I'm sorry but; 50g's is a lot of money. Missionaries collecting that just from family and friends? I take it you live in Manhattan? I come from a fairly intelligent professional family, but none of my family members *own* a home more less have thousands of dollars burning holes in their pockets. Any extra cash laying around from my family and friends is in their rainy day fund because they need one or being slowly saved to get something a little pleasant, think 50 dollars a month until they can afford a nice big screen tv after a full year. Not the kind of money that would ever amount to 50 grand.

      People with means are apparantly clueless about what the average household revenue and costs are just to stay afloat.
  • Huh (Score:5, Insightful)

    by kamapuaa (555446) on Friday October 12, 2012 @03:20PM (#41635025) Homepage

    This is ABC's decision. As a Libertarian surely you wouldn't want to interfere with the choice that a private company made.

    With a 0% chance of winning, basically you would be wasting people's time. Similarly, Jill Stein isn't a part of the presidential debate.

    • by jdastrup (1075795)
      I agree with your first statement about not interfering with the private company's choice. But, I disagree about wasting people's time. I would bet that many people, especially conservatives that only vote Republican because that's what they think conservatives are supposed to do, would be surprised and possibly learn that there are other options besides the Republicans. In some ways, that's what the Tea Party was all about, unfortunately it had no real leadership.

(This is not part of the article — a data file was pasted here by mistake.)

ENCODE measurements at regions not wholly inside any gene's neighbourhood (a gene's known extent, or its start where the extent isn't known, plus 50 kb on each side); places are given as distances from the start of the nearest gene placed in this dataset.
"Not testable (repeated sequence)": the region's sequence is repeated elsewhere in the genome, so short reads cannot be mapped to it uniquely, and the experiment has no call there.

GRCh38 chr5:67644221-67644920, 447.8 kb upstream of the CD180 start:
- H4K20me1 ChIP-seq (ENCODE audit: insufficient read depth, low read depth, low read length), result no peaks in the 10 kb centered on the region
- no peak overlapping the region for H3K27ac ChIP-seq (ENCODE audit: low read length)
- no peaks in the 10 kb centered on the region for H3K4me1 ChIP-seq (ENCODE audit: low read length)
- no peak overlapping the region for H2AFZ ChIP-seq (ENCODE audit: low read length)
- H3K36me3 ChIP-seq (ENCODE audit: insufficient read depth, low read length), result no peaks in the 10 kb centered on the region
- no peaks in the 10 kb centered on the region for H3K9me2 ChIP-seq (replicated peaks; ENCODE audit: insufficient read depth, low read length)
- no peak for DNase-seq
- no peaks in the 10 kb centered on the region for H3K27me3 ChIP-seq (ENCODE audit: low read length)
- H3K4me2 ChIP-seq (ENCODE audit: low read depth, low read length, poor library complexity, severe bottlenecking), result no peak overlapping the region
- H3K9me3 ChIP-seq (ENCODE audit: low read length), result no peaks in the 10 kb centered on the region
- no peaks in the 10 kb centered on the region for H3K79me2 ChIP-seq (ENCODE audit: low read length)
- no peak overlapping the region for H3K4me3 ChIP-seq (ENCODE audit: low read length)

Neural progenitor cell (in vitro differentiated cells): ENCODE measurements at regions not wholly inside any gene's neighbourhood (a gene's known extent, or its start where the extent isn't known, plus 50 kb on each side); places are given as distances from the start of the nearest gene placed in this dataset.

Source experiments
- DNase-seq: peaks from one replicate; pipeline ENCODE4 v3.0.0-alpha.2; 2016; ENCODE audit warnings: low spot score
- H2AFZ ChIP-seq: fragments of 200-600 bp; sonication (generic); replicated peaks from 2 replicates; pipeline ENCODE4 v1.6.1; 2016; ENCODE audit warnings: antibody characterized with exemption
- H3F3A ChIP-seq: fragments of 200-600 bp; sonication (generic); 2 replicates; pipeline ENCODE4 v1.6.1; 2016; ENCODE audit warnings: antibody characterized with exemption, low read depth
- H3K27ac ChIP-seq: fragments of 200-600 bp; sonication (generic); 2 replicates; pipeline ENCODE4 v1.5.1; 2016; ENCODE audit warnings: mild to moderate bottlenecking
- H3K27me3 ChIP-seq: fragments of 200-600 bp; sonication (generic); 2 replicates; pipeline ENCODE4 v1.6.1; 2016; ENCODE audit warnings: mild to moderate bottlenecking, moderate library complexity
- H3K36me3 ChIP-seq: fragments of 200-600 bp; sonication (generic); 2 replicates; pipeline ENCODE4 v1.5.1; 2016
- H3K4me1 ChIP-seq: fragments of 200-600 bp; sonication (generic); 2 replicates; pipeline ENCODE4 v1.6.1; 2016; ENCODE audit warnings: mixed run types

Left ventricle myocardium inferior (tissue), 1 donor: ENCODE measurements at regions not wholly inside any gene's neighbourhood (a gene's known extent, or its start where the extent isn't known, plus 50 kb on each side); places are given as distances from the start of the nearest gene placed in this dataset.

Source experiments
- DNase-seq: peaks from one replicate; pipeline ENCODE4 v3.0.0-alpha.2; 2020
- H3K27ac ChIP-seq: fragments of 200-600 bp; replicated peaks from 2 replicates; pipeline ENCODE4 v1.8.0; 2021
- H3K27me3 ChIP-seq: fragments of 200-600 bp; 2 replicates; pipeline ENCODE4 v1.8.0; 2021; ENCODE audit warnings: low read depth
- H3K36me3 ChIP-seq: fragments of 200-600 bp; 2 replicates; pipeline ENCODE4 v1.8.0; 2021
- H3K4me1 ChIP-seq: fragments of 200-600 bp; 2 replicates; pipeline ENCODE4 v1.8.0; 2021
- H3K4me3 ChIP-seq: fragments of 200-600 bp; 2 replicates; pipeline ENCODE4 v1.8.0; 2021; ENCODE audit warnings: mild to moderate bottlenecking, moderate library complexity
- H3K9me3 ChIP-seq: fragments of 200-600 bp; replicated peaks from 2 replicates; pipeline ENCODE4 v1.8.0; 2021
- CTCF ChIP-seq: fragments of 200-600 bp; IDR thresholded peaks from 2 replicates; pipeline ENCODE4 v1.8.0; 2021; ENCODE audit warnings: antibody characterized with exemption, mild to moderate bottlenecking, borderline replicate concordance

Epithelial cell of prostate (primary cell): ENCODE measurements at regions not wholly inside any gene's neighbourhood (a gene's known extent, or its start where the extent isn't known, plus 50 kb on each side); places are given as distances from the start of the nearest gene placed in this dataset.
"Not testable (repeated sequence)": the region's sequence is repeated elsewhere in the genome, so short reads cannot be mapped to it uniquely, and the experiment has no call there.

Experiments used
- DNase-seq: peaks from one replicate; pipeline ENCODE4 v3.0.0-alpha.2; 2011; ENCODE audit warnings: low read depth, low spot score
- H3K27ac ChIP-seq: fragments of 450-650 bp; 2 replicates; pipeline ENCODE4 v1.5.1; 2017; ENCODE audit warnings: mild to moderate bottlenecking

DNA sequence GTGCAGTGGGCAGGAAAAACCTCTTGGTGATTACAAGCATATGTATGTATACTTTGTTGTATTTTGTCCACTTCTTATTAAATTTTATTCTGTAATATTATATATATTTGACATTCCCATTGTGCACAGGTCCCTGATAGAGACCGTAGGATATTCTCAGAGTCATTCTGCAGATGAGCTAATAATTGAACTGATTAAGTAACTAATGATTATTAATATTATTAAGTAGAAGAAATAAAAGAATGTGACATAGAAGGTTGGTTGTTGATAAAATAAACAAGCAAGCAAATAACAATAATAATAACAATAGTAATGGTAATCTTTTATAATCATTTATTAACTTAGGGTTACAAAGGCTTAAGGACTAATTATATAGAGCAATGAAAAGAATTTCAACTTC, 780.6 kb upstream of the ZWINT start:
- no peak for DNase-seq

• Re:Huh (Score:5, Insightful)

      by Omnifarious (11933) * <eric-slash@omnifar i o u s.org> on Friday October 12, 2012 @03:31PM (#41635187) Homepage Journal

      This is ABC's decision. As a Libertarian surely you wouldn't want to interfere with the choice that a private company made.

      Ahh, yes, that old trotted out stupid fallacy. If you don't want a government to interfere in a decision, that must mean you think every decision made by a corporate entity should be met with a tub full of KY-jelly and a re-enactment of the scene from goatse.

      For your information, it is possible to object to a decision, or even something someone said, without asking a government to back up your objection with violence. It's even possible to arrange a boycott, or a protest outside a studio, or any number of other private or popular actions in protest of a decision you don't like, yet none of those require the invocation of coercive force.

      Not that I'm really much of a liberatarian in many ways. But this stupidity always really irritates me.

  • by danlip (737336) on Friday October 12, 2012 @03:20PM (#41635027)

    You shouldn't need corporate donations to reach the $50,000 mark. You could do it with $5000 people donating $10 each. That's 0.076% of the Massachusetts population. I think it is a fairly reasonable concept that if you can't do that you are not a serious candidate.